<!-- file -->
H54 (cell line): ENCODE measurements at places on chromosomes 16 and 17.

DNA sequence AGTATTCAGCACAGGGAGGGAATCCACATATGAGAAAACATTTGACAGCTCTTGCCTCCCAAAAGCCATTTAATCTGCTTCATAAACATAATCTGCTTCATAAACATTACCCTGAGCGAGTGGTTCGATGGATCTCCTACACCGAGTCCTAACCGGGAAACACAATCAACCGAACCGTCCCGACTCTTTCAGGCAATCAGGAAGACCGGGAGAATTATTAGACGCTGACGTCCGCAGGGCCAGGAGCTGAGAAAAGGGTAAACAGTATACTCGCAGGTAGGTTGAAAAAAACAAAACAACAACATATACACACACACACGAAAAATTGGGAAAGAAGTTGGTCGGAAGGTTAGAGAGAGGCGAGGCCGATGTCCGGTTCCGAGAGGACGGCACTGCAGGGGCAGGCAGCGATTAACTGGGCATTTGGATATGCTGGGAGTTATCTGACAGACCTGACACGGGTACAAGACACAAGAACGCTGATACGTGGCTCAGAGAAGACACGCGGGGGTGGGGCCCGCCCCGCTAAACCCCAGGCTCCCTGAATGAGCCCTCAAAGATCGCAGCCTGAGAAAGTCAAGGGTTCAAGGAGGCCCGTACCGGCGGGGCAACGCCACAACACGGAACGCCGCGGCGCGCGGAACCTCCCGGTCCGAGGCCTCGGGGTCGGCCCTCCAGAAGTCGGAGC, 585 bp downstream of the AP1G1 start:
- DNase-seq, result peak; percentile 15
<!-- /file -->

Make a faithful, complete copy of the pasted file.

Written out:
H54 (cell line): ENCODE measurements at places on chromosomes 16 and 17.

DNA sequence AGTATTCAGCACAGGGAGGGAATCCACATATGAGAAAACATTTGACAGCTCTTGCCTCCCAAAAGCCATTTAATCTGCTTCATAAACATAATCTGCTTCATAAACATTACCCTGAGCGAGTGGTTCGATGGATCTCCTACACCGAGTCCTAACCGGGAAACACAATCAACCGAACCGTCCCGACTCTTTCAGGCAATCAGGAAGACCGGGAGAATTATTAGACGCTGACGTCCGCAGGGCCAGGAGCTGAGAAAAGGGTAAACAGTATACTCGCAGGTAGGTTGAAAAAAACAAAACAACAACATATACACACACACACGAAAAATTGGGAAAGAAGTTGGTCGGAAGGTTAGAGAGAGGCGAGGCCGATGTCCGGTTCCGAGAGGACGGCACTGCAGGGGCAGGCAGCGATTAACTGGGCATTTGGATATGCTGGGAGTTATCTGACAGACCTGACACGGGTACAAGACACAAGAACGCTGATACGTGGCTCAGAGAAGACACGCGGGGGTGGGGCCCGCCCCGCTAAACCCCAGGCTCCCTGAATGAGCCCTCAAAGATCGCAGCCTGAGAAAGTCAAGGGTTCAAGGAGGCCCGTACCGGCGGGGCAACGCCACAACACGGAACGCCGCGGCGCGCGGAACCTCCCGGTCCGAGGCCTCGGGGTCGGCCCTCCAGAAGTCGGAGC, 585 bp downstream of the AP1G1 start:
- DNase-seq, result peak; percentile 15